Today, it consists of all the areas that were not part of the original Chianti region. Or in other words, it is the leftover after the renaming of the Classico DOCG (more details in the section about the region’s history).

Within the region, there are seven subregions. Each of them produces regional wines with distinctive names and winemaking rules. These are their names:

  • Colli Aretini
  • Colli Fiorentini
  • Colli Pisane
  • Colli Senesi
  • Montalbano
  • Montespertoli
  • Rufina
Vineyard on a Hill in the Chianti Region
Chianti Region in Tuscany, Italy

The Different Types of Chianti

Like its Classico counterpart, the Chianti region is home to different types of wine. These are the variations you can find:

  • Wines labeled as Chianti are blends composed of grapes from multiple of the formerly mentioned subregions. They are the most basic wines from the area.
  • Regional wines come from one of the seven subregions. For instance, a Chianti Rufina comes from the Rufina area. A vintner who wants to use this label has to cultivate all grapes within this subregion’s borders.
  • Chianti Superiore is a quality label that has existed since 1996. A wine must age at least nine months, with three months in the bottle, to carry this label.

Other Wines from the Region

Some wines do not have the name Chianti on the label, although they technically could carry this label.

For example, wines from the Montevertine region go by the name of Toscana Rosso. Producers from that area abandoned the Chianti appellation in 1981. They wanted to produce wines with more than 75% Sangiovese. And back then, wine laws prohibited them from doing so. But even after the rules changed to allow pure Sangiovese wines, they stuck to the new name.

Other wines that do not go by the name Chianti although they could:

Besides, vintners produce so-called Super Tuscans in the area. As they use grapes that are not allowed according to the DOCG rules, these wines typically go by the Toscana IGT appellation. Nevertheless, many of them are high-quality wines with characteristics similar to Chianti.


The history of Chianti wines goes back to the 13th century. Back then, Florence was the banking capital of the world. Wealthy aristocrats like the Medici family built luxurious estates in the region. And they also started growing wine. Surprisingly, the first wines from the area were white.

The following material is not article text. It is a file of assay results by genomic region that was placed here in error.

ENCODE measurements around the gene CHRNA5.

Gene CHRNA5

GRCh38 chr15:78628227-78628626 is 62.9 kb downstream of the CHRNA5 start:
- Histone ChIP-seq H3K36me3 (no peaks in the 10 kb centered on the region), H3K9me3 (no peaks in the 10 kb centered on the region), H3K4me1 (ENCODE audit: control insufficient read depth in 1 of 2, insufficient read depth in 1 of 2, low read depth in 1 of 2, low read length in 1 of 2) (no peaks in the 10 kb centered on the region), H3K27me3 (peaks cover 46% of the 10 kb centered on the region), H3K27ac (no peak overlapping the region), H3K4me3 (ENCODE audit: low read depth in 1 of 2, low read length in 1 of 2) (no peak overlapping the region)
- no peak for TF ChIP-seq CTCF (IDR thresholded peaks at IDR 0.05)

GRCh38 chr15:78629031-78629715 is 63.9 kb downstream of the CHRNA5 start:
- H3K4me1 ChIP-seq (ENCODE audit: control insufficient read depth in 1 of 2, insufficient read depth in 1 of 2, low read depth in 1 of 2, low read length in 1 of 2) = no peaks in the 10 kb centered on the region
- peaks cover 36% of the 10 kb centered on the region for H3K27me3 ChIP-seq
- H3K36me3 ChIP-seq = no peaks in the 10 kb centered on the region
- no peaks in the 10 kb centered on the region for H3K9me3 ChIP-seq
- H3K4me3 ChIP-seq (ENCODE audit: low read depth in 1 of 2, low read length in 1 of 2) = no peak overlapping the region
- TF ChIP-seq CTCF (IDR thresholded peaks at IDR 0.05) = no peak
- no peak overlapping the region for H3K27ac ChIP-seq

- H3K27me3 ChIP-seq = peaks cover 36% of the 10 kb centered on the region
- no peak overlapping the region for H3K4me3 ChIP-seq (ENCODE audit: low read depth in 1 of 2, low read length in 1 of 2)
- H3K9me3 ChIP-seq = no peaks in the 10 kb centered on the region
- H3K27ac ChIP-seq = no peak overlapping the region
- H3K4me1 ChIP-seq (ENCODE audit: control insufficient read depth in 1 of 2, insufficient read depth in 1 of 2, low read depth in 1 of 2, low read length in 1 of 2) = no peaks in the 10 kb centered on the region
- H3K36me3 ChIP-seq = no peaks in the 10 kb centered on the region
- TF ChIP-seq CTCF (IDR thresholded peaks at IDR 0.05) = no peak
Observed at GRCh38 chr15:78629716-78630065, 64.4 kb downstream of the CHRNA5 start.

In 1716, Chianti became the world’s first official wine region. Cosimo III, the Grand Duke of Tuscany, defined the area where vintners were allowed to produce that wine. By that time, it probably already was a red blend. However, Sangiovese grapes were only a minor ingredient. Other varietals, such as Caniolo, made up the biggest part.

The wine, as we know it today, was composed in 1872. Baron Bettino Ricasoli, the second Prime Minister of Italy, wrote down its formula in a letter. He named Sangiovese as the primary varietal and added suggestions for different wine styles: For instance, he recommended white Malvasia grapes for wines made for early consumption.

The Rise to Fame and Territorial Expansion

The 20th century brought a lot of changes to the Italian winemaking community. As Chianti wines gained an international reputation, more and more Tuscan winemakers started to use the famous trademark. Lawmakers enlarged the official Chianti region beyond the borders of 1716. Since then, the production area has consisted of 8 subregions.

But the vintners that operated in the original wine region stepped up against these changes. They were eager to protect their appellation’s reputation against low-quality producers and mass exporters from the new districts. They founded the “Consorzio Vino Chianti Classico” (English: Chianti Classico Consortium) to bundle their efforts. In 1932, they achieved partial success when authorities recognized Chianti Classico as an official label. Only winemakers from the territory in the borders of 1716 were allowed to use it.

In 1967, the extended Chianti region received DOC status, the second-highest quality label in Italy. With this status, vintners became subject to regulations based on the historical recipes by Baron Ricasoli. But unfortunately, these rules actually lowered the quality requirements. One of the many controversial rules was the prohibition of pure Sangiovese wines.

Striving for Independence and Focus on Quality